• It sounds like perhaps your dough was over hydrated, especially if it was overly sticky as you mentioned in your comment below. Try reducing hydration 5-10% and see how it goes next time. Once you are comfortable with the process and shaping you can slowly increase the water as your flour allows.

      Keep a close eye on the temperature of your dough during the entire process, it’s very important. Keeping your dough around 78F is a great place to be.

  • Ed Bartlett

    Hi Maurizio,

    Have used your starter guide to get a nice strong-ish starter at two feeds a day (and LOTS of great sourdough pancakes with the cast-offs.)

    Today I used your Tartine #33 to make my first loaves, and they are sat in the fridge ready for baking in the morning. So far, so good!!

    A few questions I had:

    1. I am new to sourdough and relatively new to bread full stop. What hydration is this? I calculated approx 81% is that correct?
    2. Bulk Fermentation took about an hour longer – 3hrs15 in total – til I was comfortable it was ready. Could this just be because I have a cool kitchen? Any harm in that extra hour sitting around?
    3. I have a baking stone which I have used for non-sourdough loaves along with the pan of water for steam, but a fellow baker has suggested to bake it in my thick-bottomed metal saucepan instead (as I do not yet have a dutch oven or similar.) Any thoughts? Maybe try one loaf in each method?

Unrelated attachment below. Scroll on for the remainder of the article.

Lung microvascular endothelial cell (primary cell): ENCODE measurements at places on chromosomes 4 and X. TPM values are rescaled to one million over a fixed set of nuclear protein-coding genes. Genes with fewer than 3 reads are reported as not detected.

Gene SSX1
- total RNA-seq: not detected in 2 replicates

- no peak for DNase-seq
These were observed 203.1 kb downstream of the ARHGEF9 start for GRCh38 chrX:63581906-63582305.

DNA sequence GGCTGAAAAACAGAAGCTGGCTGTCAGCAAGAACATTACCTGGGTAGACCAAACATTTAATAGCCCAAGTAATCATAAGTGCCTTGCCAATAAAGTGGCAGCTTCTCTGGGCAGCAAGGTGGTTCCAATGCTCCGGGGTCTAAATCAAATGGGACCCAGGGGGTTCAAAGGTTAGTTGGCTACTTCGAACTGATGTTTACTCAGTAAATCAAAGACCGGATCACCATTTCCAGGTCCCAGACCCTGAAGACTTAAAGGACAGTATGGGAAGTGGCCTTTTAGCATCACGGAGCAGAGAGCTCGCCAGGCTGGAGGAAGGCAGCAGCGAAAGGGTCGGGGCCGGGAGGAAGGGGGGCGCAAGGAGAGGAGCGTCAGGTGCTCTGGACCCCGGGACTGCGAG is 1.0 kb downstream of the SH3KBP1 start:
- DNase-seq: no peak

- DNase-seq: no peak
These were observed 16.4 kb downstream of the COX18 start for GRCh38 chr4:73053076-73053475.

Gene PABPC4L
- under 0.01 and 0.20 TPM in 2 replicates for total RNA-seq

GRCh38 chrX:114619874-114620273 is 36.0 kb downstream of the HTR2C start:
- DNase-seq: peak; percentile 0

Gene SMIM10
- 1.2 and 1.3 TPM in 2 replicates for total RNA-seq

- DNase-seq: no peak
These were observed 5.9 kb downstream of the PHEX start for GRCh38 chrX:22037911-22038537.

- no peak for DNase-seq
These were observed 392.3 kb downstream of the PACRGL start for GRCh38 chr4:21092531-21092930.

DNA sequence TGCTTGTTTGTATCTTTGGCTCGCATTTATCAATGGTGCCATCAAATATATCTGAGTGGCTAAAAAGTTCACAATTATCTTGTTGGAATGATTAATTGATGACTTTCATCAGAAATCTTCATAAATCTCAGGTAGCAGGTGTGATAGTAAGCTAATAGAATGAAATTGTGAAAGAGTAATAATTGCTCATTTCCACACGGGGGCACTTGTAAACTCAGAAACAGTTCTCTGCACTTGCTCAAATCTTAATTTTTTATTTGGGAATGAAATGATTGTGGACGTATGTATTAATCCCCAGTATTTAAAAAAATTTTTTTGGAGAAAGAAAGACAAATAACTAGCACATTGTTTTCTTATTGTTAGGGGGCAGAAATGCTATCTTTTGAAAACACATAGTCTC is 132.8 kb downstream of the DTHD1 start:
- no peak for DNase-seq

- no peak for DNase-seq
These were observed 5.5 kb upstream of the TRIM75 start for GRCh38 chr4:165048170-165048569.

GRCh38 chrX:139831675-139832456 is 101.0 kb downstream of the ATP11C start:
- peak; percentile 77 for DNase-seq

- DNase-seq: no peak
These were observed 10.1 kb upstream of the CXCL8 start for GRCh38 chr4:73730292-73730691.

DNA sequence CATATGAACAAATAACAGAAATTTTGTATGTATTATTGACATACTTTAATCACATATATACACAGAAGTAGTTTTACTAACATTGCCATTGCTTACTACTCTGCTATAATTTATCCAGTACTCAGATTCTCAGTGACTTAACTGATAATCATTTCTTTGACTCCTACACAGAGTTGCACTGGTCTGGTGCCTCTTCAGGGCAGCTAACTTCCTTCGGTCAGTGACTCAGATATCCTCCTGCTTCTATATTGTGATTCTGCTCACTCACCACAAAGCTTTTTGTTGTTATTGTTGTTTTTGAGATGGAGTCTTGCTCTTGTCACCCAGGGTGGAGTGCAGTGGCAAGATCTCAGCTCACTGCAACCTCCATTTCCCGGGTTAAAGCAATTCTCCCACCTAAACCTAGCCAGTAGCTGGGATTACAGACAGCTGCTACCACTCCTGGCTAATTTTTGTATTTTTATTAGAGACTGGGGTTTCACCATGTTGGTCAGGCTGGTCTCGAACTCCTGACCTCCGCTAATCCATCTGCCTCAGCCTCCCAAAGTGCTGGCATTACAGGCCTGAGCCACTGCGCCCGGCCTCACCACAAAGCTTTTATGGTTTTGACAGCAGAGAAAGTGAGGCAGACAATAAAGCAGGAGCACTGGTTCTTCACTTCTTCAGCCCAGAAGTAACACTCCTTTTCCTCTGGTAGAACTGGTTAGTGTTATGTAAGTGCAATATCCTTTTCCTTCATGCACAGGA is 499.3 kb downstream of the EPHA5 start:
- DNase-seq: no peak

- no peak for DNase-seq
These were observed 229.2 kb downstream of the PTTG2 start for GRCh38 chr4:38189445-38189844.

4. Finally my starter is currently 50% rye 50% strong white. What has more effect on the eventual loaf you make – the makeup of the starter or the makeup of the flour you use after the leaven? So if I wanted a more white loaf, should I make a more white starter or just use my 50/50 starter with more white for the bake?
    5. Oh one more – if I want to make one loaf, do I literally just half the levels on this recipe? (Although I read that it’s still best to make the same amount of leaven.)

    Thanks and great job on this blog (and the awards!)

    • Ed Bartlett

      I baked the loaves. I have stuck one of them on Instagram.


      Crumb looks pretty good, and it’s tasty as hell!

      But when I removed them from the fridge at 9am this morning they were pretty ‘wobbly’ and started spreading as soon as I took them out of the proving bowls. As you can see from the Instagram, I didn’t get the spring I was hoping for. It did rise a bit but also spread out the front. Any thoughts on why? Should I perhaps have strengthened it up a bit more before proving?

      • I just commented over at Instagram, your bread looks great! To me it looks like it was slightly over proofed, thus the sluggish rise and lots of small holes throughout. The longer your dough ferments the more the structure (gluten) will breakdown and that’s why your loaves spread and were wobbly (this can also be due to insufficient tension when shaping the dough, but I’m guessing over proof here). As long as you gave the dough enough of a tight “skin” on the outside when you shaped it they should be fine enough to rise nice and high.